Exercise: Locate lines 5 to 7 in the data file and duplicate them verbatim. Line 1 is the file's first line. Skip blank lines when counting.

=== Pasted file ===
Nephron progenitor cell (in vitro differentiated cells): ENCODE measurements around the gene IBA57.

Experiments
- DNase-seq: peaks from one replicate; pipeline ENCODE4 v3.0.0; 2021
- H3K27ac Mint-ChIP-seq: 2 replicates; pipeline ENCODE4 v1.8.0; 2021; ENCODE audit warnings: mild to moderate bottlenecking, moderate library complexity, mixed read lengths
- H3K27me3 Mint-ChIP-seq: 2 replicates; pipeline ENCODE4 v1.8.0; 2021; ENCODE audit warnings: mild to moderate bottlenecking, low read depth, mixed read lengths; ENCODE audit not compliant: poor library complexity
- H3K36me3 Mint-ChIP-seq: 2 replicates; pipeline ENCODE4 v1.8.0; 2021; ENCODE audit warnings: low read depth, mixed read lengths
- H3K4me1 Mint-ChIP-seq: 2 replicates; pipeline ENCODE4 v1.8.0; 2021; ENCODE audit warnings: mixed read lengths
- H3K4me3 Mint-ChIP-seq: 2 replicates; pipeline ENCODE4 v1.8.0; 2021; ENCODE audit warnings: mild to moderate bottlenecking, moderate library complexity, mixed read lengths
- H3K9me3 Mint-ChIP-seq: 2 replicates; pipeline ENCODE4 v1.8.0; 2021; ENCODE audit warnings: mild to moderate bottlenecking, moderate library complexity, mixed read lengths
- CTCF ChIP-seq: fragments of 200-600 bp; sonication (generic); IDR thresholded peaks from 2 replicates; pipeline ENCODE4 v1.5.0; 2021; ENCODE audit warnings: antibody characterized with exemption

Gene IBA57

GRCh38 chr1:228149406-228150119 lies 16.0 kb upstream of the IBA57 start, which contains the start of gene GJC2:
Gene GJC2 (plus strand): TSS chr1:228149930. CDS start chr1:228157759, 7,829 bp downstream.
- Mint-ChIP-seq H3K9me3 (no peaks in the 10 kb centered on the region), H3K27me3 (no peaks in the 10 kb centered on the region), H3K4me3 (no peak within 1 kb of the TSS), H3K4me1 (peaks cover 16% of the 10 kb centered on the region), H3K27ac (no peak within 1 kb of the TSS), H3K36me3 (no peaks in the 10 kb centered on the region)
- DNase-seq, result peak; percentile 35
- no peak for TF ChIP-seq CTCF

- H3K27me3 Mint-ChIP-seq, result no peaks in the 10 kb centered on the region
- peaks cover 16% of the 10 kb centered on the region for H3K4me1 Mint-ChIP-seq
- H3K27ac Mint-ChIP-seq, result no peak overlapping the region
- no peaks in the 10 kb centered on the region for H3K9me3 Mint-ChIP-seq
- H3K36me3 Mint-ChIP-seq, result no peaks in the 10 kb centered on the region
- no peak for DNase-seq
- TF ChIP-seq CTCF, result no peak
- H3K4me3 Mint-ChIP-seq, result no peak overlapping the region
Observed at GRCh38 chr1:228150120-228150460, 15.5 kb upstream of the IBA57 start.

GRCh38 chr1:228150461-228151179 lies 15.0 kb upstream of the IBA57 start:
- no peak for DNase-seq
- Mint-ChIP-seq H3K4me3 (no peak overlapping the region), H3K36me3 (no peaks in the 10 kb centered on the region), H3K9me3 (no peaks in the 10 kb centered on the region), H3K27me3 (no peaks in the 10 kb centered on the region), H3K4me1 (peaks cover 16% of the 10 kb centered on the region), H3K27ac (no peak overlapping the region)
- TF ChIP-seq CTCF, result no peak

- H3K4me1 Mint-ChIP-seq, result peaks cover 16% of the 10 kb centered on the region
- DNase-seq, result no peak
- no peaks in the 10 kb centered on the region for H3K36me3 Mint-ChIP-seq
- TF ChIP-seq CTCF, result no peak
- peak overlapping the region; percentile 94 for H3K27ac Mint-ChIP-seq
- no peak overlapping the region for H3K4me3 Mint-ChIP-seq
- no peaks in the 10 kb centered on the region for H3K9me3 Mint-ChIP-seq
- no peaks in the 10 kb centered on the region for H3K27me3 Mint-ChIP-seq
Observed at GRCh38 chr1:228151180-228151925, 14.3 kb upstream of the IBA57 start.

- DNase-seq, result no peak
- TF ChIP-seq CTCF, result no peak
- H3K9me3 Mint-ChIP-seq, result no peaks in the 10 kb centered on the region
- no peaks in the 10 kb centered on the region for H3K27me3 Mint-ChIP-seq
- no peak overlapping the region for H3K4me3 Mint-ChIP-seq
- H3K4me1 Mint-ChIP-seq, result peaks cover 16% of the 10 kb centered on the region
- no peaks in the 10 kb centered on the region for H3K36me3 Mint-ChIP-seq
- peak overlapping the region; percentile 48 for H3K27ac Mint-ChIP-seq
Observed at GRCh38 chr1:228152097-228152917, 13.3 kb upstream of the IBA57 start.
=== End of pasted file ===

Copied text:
- H3K27me3 Mint-ChIP-seq: 2 replicates; pipeline ENCODE4 v1.8.0; 2021; ENCODE audit warnings: mild to moderate bottlenecking, low read depth, mixed read lengths; ENCODE audit not compliant: poor library complexity
- H3K36me3 Mint-ChIP-seq: 2 replicates; pipeline ENCODE4 v1.8.0; 2021; ENCODE audit warnings: low read depth, mixed read lengths
- H3K4me1 Mint-ChIP-seq: 2 replicates; pipeline ENCODE4 v1.8.0; 2021; ENCODE audit warnings: mixed read lengths